I used to enjoy hatching my own eggs, and watching new life peep into existence. This time of year we get an abundance of eggs, and with the salmanila commercial egg epidemic, it feels good to know where your eggs come from. I suspect if it is not raining next Sunday, she will expect me to cull some roosters. It is hard work from start to finish. If I do two in a day by myself, I am in agony for a couple of days after. I have been trying to teach my son. But, he still gets worried about removing the innards and contaminating the meat. But, there is no flavor like the birds you raise yourself. The birds in the supermarket are like cardboard in comparison. If you chill the meat for a day, and then let it slow cook in the crock pot, you get little pieces that fall off the bone and are easier to eat. The rest turns into Chicken Noodle Soup if someone is feeling ill.

I am a musician with a degree in Cello Performance. Cello is out of the question now. The pelvic/hip instability and shoulder/upper arm weakness make Cello playing feel like wrestling a small child. I am an accomplished pianist, also, and still play every day. I volunteer at a local hospital which has a grand piano in the lobby of their Cancer Center, and play standards for a couple hours a week.
I am also a woodworker/cabinet-maker. My “shop” in is my garage - which limits my time to about 9 months a year, due to the lovely Chicago winters.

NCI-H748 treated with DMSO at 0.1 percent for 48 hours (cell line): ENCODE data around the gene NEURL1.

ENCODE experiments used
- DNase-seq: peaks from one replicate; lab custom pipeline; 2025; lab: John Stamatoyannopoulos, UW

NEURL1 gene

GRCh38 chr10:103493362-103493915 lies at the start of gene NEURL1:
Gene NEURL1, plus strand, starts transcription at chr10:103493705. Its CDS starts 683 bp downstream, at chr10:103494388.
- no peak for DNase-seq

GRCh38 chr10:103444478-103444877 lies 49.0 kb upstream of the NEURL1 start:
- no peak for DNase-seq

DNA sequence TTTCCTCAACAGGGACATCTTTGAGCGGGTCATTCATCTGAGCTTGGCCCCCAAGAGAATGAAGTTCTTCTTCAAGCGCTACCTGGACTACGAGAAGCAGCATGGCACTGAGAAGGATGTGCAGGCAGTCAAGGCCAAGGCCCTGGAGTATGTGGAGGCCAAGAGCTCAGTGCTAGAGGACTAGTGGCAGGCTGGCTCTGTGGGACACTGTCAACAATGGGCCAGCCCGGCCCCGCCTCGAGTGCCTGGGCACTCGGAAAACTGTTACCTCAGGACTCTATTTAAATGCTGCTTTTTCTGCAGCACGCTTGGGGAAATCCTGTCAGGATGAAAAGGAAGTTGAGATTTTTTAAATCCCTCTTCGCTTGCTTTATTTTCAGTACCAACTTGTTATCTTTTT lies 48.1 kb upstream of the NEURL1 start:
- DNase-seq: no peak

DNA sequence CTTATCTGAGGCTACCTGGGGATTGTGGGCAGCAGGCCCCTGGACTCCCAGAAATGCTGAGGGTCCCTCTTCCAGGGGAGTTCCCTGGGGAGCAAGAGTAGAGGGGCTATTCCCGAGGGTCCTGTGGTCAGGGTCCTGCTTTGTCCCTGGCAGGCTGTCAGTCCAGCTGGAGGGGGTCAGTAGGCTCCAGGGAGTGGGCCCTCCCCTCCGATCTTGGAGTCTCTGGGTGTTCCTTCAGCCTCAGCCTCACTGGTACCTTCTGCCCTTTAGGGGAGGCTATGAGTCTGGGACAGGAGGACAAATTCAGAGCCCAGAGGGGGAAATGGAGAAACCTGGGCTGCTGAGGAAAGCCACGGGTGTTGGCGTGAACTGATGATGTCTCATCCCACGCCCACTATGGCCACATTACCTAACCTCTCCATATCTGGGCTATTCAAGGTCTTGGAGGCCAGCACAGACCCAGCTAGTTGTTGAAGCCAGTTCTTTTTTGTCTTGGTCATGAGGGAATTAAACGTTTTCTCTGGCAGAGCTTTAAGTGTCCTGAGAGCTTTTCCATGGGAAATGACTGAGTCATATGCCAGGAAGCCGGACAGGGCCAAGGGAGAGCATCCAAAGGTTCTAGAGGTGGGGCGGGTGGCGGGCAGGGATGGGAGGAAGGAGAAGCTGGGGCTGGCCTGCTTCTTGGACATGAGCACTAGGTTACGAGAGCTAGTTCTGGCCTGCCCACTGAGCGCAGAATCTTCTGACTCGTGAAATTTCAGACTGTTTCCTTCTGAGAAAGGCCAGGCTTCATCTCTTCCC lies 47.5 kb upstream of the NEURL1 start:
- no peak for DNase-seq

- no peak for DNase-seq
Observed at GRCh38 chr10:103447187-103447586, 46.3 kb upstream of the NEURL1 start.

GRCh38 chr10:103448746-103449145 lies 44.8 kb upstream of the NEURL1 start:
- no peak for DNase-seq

1 Like

Nobody else does fun stuff?

You made me laugh, Longave, with your description of playing cello feeling like wrestling a small child! I’ve never played cello, but I get it. Playing old standards in the Cancer Center sounds like it’s pleasant and smile-inducing for everyone!

Dan, if you’re into creative writing, we would love something from you for our weekly news bulletin! What do you have in your file that other rare disease peeps might like? (I’m guessing plenty!)

Seenie from Modsupport

I challenge myself to get up, get ready, and go to my local Senior Center. There I have met many friends, My friends include me with many activities. Wii bowling, I stay seated on the chair to video bowl. My friends challenged me to play ping pong. Yes. Ping pong. I would approach the table on my forearm crutches. A friend would take them from me. I would make like a tripod with on hand on the table and my legs to form a tripod. Then, even though, stationary I could volley. Of course my friends would have to gather errand balls. And of course, I could not move side to side. I have fun thanks to the many friends at the Senior Center.

And I’ll bet you have lots of laughs, which is, of course, the most therapeutic thing of all!

More power to you, roberts!

Seenie from ModSupport